What is anxiety? An age old question. Many of us experience anxiety without actually knowing it, or knowing what it even is. Generally, anxiety refers to feelings of worry, fear, nervousness and all over uneasiness. Although, it doesn’t always feel EXACTLY like that. So what is anxiety to you?
What does it look like? How does it feel? How does it act? To me, it is an entity that lives within the mind and body, floating around and pulling on strings. For example, anxiety can present itself in the form of hyperventilation, causing a real struggle to catch your breath (which as you may know, can be very scary). In this instance, I see the anxiety residing in the chest and blocking a free flow of air. Of course, there isn’t actually anything there, but it sure does feel that way. It may seem strange to think about anxiety as a tangible thing, however, it feels so different and so unique for each and every person that I believe it’s important that we are all able to have the freedom and control to describe our own experiences in whichever way we would like to, while keeping its uniqueness.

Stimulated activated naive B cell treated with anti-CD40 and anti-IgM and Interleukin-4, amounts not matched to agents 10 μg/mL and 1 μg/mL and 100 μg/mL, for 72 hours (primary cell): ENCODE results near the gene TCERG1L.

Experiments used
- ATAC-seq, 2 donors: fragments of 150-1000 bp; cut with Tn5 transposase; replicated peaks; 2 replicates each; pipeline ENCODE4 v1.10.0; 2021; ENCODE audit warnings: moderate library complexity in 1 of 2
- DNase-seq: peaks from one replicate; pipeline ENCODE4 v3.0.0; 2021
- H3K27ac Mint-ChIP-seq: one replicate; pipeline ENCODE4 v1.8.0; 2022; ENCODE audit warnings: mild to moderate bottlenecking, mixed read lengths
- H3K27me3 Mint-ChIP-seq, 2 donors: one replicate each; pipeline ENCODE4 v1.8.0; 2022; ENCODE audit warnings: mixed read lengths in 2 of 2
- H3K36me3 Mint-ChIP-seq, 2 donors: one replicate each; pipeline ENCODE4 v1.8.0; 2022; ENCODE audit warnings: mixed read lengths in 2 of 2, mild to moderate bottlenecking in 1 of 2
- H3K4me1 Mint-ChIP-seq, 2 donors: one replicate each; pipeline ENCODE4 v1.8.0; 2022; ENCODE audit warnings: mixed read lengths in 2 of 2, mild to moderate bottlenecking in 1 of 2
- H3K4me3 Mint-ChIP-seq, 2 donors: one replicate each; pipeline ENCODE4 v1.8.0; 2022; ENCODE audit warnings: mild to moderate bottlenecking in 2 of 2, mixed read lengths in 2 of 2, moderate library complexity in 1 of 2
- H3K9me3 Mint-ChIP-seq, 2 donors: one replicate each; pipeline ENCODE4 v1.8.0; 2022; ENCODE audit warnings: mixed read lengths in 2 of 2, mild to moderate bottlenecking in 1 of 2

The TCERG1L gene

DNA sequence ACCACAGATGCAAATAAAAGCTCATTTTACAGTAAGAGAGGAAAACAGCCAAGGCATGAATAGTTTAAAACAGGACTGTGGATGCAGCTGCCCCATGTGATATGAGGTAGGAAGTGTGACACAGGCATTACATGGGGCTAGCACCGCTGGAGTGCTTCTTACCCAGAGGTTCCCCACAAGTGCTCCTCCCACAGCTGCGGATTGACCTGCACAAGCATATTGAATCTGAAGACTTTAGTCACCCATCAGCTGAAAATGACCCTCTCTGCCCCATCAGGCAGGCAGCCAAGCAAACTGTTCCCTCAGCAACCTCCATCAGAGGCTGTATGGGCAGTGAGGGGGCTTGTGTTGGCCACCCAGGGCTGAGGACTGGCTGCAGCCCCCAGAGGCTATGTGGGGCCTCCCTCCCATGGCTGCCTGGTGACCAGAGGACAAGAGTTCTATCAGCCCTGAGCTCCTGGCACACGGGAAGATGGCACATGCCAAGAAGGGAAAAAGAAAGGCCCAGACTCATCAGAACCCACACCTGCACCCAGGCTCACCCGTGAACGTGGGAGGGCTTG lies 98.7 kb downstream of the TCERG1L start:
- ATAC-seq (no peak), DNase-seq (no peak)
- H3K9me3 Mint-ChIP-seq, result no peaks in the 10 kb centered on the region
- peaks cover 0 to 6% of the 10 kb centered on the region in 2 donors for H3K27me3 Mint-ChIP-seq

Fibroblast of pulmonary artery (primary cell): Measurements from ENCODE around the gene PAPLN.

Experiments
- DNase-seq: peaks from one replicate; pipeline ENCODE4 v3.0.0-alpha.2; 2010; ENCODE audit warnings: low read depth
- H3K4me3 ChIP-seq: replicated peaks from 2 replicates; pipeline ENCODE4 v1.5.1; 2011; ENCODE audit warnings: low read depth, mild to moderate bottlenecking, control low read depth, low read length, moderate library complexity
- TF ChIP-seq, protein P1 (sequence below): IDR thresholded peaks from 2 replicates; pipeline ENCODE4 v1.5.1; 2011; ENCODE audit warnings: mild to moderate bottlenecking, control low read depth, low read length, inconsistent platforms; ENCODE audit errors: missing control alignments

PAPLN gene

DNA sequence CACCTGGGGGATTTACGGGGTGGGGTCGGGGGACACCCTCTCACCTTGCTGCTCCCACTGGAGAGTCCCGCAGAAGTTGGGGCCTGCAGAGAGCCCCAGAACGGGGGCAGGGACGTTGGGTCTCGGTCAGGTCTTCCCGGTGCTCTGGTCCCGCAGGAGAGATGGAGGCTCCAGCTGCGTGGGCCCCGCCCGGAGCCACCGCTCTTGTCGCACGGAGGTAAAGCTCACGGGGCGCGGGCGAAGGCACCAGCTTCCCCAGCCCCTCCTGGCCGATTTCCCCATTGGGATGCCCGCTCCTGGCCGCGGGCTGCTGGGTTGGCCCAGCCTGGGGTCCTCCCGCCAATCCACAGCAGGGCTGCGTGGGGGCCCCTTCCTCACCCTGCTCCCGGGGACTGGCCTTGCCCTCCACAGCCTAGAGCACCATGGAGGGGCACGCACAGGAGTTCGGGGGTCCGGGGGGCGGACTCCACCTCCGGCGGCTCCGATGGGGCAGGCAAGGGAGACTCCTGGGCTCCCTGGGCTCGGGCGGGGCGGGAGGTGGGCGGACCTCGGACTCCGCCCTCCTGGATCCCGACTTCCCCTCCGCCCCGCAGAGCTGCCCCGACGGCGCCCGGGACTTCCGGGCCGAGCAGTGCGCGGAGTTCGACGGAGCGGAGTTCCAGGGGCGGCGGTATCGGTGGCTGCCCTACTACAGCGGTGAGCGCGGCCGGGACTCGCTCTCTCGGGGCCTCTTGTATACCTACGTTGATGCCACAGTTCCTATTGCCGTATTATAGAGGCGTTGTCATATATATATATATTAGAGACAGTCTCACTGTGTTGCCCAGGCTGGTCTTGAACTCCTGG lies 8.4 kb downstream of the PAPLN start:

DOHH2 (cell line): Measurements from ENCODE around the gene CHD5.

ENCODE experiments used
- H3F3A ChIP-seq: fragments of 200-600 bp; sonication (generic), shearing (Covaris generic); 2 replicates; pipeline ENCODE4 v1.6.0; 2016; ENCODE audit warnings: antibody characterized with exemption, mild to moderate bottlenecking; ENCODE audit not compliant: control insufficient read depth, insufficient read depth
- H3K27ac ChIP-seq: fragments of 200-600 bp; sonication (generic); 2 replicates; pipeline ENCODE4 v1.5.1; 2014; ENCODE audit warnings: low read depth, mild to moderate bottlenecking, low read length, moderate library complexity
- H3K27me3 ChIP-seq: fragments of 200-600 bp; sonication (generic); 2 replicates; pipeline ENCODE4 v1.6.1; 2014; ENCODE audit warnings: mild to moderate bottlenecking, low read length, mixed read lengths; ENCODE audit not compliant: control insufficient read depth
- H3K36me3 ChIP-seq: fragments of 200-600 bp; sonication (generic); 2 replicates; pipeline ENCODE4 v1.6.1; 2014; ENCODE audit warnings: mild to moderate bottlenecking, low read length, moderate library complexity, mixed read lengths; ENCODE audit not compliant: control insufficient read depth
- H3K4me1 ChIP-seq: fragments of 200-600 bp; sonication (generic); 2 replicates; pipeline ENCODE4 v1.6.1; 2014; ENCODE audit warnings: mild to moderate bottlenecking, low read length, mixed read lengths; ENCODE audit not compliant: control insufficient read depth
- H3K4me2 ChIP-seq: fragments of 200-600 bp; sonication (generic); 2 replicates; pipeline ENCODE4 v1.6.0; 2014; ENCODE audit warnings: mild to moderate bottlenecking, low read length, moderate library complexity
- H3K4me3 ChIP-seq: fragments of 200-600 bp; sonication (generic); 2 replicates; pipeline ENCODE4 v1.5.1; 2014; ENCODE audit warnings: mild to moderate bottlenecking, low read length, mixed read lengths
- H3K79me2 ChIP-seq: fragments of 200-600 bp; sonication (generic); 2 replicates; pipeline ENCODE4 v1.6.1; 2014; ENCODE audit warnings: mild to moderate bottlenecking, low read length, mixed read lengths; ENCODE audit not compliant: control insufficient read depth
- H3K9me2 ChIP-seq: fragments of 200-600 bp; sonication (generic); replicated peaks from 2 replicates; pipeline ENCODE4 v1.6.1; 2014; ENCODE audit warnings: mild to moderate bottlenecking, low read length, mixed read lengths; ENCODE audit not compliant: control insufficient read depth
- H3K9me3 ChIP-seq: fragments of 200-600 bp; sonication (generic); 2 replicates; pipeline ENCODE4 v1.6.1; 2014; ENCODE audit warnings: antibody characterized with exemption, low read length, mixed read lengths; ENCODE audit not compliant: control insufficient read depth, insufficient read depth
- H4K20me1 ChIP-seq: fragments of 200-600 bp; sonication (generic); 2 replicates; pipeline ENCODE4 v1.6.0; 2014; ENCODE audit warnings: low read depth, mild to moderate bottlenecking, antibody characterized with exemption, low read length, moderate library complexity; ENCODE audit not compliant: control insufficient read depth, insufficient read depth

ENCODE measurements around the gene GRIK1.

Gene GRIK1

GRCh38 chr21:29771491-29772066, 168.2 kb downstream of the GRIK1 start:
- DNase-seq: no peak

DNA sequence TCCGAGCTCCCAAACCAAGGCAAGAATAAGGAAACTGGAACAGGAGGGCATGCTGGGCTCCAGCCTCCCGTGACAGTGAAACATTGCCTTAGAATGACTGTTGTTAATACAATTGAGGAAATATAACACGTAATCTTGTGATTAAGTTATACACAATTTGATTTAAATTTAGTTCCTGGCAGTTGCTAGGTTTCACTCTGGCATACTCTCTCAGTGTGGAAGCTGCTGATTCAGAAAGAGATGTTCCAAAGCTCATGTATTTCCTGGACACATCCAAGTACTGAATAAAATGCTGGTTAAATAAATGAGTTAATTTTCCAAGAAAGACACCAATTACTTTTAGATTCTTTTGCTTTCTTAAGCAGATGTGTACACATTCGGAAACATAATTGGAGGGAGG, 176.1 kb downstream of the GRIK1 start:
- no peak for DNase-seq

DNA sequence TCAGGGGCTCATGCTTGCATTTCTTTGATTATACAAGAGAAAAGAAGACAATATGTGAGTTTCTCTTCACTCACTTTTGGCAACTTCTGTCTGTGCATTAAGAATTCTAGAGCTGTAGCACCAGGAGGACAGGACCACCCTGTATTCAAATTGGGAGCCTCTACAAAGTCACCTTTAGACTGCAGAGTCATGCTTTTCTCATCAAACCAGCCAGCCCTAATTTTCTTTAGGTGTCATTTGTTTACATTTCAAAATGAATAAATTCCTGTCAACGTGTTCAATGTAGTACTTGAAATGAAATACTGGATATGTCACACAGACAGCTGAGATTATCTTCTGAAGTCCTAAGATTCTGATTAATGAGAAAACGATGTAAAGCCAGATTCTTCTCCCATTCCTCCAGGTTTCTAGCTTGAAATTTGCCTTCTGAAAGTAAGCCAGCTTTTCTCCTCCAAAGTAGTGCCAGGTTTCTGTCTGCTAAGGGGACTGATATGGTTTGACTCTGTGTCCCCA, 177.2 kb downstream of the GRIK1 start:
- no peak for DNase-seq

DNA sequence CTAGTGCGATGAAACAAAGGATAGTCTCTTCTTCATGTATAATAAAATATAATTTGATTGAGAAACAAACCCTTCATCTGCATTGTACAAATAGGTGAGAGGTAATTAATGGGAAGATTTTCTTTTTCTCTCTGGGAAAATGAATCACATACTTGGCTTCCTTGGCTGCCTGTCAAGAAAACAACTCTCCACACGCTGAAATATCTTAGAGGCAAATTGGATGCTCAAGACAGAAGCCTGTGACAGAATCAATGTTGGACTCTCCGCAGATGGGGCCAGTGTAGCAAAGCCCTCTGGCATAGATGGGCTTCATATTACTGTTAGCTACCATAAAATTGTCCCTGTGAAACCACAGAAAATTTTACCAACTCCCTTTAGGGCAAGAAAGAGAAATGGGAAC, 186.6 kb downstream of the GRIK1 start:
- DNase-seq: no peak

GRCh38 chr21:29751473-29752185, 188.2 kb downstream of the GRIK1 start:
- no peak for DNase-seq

So how does person centred therapy approach anxiety? The person centred model of therapy relies on the theory that each individual has the capacity to create change when and if they want to. Differing from most kinds of therapy, person centred focusses fully on the client so they are able to bring to each session whatever they feel is relevant at that moment, without being lead or advised by their therapist. Whatever the client shares is received without judgement, but with empathy and genuineness. There’s more to it of course, but that is some of the basics.
Based on this model of therapy, the client is the expert in their own life. By providing a safe, empathetic environment, a new space is created for clients to talk through their experiences, thoughts and feeling. It seems so simple (and it kind of is!) but there is rarely anywhere else that a person can be vulnerable enough to express their raw truth. This in itself can create change, and eventually clients answer their own questions and learn more about their emotions and behaviours, particularly the ones at the root of their anxieties, in this example.
So all in all, when anxiety can feel like you want to rip open your chest and pull it straight out, coming to therapy is (metaphorically) exactly that. We provide a place for you to learn about yourself and to create new pathways for you to experience life without the worry, fear, nervousness and the all over uneasiness that you may be feeling right now. Your voice is important to us and your experiences are valid. It’s not as scary as it seems, and when you’re ready to talk, we’re always ready to listen.